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Gabriel Menezes
Gabriel Menezes

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Setup Project and Fastify Platform - NestJs with Passport #01

In this series of posts I will create an Authentication system with Passport using social auth and JWT. Let's use the combination of NestJs + Passport + Fastify to create a complete authentication system.

So in this first part, we start with a blank project and will use the Fastify Platform and understand how NestJs works.

What is NestJs?

NestJs is a framework for building efficient and scalable Node.js server-side applications. It uses robust HTTP Server frameworks like Express or Fastify. NestJs provides a level of abstraction above the common Node.js frameworks and exposes their APIs to the developer. This gives a great amount of freedom to use third-party modules.

Used for writing scalable, testable, and loosely coupled applications. It supports databases like PostgreSQL, MongoDB, MySQL.

Start Project

We will use the @nestjs/cli to create a starter project and clear the files when we don't use them in our project. If you want to see the details, check the official documentation.

First, we install @nestjs/cli globally in your computer and initialize a blank project. I recommend using yarn for installing packages, but you can choose a package manager your preference.

yarn global add @nestjs/cli
nest new nest-auth
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And you access the folder and run in VSCode (or in another editor if you prefer).

cd nest-auth
code .
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In the image below, you see the file structure, when we have an app module, controller, and service.

Folder Structure for Nest-Auth

Type of blocks in NestJs

Modules: used to organize the code and split features into logical reusable units. Grouped TypeScript files are decorated with β€œ@Module” decorator which provides metadata that NestJs makes use of to organize the application structure.

Providers: also called services, which are designed to abstract any form of complexity and logic. Providers can be created and injected into controllers or other providers.

Controllers: responsible for handling incoming requests and returning appropriate responses to the client-side of the application (for example call to the API).

Configure Fastify Platform

In this project, I choose to use Fastify because it has a much better performance and functionalities than Express.

Fastify provides a good alternative framework for Nest because it solves design issues in a similar manner to Express. However, fastify is much faster than Express, achieving almost two times better benchmarks results. A fair question is why does Nest use Express as the default HTTP provider? The reason is that Express is widely-used, well-known, and has an enormous set of compatible middleware, which is available to Nest users out-of-the-box.

So let's configure that, in main.ts we configure the platform if we use Fastify.

First, we need to install the required package:

yarn add @nestjs/platform-fastify
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And in src/main.ts you import FastifyAdapter and NestFastifyApplication for initialize that in NestFactory.create.

// src/main.ts

import { NestFactory } from '@nestjs/core';
import {
} from '@nestjs/platform-fastify';
import { AppModule } from './app.module';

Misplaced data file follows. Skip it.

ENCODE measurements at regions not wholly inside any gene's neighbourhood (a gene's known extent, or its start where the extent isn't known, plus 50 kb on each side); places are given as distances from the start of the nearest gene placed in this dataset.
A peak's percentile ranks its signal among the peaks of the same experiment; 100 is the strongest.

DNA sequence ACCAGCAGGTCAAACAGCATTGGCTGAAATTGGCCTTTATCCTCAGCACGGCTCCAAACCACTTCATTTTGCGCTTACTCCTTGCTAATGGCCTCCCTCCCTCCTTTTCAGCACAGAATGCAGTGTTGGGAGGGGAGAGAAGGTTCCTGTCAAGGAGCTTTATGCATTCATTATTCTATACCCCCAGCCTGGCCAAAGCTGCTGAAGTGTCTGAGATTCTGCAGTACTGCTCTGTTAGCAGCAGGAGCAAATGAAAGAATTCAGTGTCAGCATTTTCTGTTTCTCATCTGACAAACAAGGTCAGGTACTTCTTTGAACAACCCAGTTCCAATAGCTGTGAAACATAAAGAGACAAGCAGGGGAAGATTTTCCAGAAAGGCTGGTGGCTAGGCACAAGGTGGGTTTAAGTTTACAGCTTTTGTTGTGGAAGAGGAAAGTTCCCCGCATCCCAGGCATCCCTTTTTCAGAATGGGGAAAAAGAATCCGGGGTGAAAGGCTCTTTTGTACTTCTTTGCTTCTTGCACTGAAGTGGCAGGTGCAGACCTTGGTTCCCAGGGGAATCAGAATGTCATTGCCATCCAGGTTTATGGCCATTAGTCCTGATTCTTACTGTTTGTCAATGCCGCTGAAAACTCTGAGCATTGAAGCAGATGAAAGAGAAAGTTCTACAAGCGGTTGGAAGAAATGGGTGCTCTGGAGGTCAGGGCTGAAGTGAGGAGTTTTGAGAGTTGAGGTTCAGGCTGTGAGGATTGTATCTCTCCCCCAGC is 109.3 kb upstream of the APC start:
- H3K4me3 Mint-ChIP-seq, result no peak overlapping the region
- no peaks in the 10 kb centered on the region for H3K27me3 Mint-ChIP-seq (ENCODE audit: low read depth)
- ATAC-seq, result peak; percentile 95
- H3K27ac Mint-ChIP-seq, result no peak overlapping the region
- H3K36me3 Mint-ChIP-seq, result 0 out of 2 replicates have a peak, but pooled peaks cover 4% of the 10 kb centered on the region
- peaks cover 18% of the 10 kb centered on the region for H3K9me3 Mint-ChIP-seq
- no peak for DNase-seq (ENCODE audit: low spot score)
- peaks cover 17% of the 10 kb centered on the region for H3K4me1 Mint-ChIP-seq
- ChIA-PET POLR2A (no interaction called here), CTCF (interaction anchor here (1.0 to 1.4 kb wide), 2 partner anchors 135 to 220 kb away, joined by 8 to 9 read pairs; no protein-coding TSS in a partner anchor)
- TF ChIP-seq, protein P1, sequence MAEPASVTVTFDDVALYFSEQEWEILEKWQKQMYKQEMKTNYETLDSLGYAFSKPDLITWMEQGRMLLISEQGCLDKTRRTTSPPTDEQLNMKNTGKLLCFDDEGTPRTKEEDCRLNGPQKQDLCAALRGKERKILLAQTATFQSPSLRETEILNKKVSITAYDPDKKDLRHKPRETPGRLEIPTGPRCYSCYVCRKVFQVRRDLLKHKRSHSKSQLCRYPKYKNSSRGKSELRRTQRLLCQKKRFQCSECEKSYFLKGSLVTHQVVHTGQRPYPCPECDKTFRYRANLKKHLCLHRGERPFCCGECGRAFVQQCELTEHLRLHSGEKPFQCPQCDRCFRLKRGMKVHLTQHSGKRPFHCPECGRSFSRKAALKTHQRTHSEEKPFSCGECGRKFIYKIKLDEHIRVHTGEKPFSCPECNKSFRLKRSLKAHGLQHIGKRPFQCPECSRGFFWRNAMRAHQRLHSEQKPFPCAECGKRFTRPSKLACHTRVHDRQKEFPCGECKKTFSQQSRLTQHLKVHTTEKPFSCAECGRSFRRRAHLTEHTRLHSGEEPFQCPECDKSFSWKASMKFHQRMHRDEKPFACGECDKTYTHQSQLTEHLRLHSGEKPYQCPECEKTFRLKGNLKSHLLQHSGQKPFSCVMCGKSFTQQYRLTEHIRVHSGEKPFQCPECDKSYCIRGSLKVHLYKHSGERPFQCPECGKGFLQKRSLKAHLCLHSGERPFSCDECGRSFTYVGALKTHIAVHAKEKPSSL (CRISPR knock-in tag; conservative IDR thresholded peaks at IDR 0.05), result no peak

async function bootstrap() {
  const app = await NestFactory.create<NestFastifyApplication>(
    new FastifyAdapter()
  await app.listen(3000);
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We don't need any more settings, now Fastify is configured and ready to use πŸ‘

Run First Route

When making a project using @nestjs/cli it creates an example route, so will use that route to test our configuration. In the next tutorials, I explain how routes work in NestJs. Now we want to know if Fastify is working.

Open app.controller file, our see a default route using GET method in / path when using the http://localhost:3000/ the server run getHello function and return a response from AppService

// src/app.controller.ts

import { Controller, Get } from '@nestjs/common';
import { AppService } from './app.service';

export class AppController {
  constructor(private readonly appService: AppService) {}

  getHello(): string {
    return this.appService.getHello();
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The AppService has a method called getHello that returns a string Hello World

// src/app.service.ts

import { Injectable } from '@nestjs/common';

export class AppService {
  getHello(): string {
    return 'Hello World!';
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So let's send a request using Postman for this route and see what returns

Postman Route Return

Good news its working πŸ‘


If you want to get a log always that you send one request you can set this option inside Fastify Adapter

// src/main.ts

async function bootstrap() {
  const app = await NestFactory.create<NestFastifyApplication>(
    new FastifyAdapter({ logger: true }),

  await app.listen(3000);
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Here is an example if you use this option

Terminal logger

Until Next Time

That is all we are going to cover in this article, we understood about NestJs and made an initial setup for our project to grow. In the next piece in the series, we'll configure the Database using Prisma, Docker, and Postgresql.

Thank you for reading!

Follow repository to consulting code

GitHub logo mnzsss / nest-auth-explained

πŸ”’ Authentication using JWT and Google with Nest.js Explained


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